EUROPEAN transport ministers have discussed development of railway transport, the future shape of the Trans-European Transport Network (TEN-T) network and energy prices during an informal meeting in Prague, along with ways to make railway transport more attractive and reliable. The meeting was held on October 21 under the Czech presidency of the Council of the European Union (EU).
“The strengthening of transport relations will undoubtedly contribute not only to easier movement of people but will also improve economic and social links both within the EU and beyond,” Czech transport minister, Mr Martin Kupka, said following the negotiations.
“We need to find ways to make rail transport more efficient and attractive for passengers. After the constraints caused by the Covid-19 pandemic, we are seeing an increasing interest in travelling, but at the same time we are seeing obstacles to greater use of railways, especially in cross-border connections.”
Ministers first discussed the development of high-speed rail in different parts of Europe, and the direction of further investments from EU funds. They also addressed the inclusion of new links in the TEN-T network and improved rail connectivity.
In light of the Russian invasion of Ukraine, the draft revision of the TEN-T network envisages the elimination of the rail links in Russia and Belarus and the inclusion of transport corridors in Ukraine and Moldova, including the possibilities of switching from 1520mm to standard gauge.
Another topic discussed during meeting was the high cost of energy where rail has been hit particularly hard. Energy prices is one of the key issues of the Czech Presidency.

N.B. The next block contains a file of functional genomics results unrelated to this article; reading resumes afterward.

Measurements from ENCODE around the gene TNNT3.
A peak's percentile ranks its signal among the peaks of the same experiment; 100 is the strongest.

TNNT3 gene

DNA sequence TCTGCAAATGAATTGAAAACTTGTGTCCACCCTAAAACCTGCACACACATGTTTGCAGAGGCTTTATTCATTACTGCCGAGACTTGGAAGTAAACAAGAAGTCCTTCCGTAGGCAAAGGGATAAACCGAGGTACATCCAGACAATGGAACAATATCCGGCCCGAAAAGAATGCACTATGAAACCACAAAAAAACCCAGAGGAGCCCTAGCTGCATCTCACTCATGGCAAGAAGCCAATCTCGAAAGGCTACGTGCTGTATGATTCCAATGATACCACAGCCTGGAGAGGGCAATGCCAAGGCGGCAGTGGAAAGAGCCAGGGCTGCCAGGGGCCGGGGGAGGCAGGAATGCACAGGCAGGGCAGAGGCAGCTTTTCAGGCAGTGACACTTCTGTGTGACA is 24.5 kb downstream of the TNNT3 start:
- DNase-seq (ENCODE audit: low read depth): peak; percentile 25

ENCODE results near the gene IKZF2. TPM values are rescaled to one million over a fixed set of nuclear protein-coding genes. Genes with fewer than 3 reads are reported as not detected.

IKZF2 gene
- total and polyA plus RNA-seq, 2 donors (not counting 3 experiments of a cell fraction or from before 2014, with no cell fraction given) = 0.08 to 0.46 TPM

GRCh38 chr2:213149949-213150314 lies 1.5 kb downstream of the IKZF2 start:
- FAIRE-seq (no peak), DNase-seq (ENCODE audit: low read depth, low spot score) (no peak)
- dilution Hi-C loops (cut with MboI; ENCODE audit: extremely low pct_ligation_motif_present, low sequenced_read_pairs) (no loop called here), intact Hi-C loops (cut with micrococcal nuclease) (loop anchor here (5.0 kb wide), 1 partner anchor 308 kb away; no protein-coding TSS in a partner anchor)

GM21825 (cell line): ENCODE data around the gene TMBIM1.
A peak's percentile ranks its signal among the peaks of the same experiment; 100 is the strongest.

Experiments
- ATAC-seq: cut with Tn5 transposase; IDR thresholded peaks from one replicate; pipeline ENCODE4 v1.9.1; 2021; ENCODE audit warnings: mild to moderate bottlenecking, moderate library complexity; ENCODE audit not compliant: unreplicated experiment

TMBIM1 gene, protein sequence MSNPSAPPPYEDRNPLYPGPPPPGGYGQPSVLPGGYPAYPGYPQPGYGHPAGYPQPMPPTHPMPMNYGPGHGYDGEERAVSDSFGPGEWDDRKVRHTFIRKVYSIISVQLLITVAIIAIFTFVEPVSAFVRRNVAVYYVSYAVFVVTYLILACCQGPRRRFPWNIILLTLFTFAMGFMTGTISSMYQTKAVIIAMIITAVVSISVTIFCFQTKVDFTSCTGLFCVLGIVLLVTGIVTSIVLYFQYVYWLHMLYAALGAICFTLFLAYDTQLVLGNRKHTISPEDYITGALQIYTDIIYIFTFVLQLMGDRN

The ministers agreed on the necessity to continue with the electrification of the European railway network. They also discussed what individual operators and infrastructure managers can do to reduce energy intensity while retaining the existing level of service.
“We have prepared a set of specific, practical measures to reduce energy consumption on railways that are used by individual member states,” Kupka says. “These include the purchase of more efficient vehicles capable of energy recovery, the unification of power supply systems, greater use of local renewable energy sources, smoother travelling without the need for frequent stops and replacement of station lightning with lower energy consuming alternatives.”
The afternoon session focused on ways to improve the quality and reliability of rail transport.
The ministers discussed how to remove technical obstacles, improve the coordination of closures, the reliability of transport and better connections. They also discussed how to make it easier to buy international tickets and how to better inform passengers about accidents and incidents. They talked about possibilities on how to improve timetabling and promote long-distance and cross-border transport.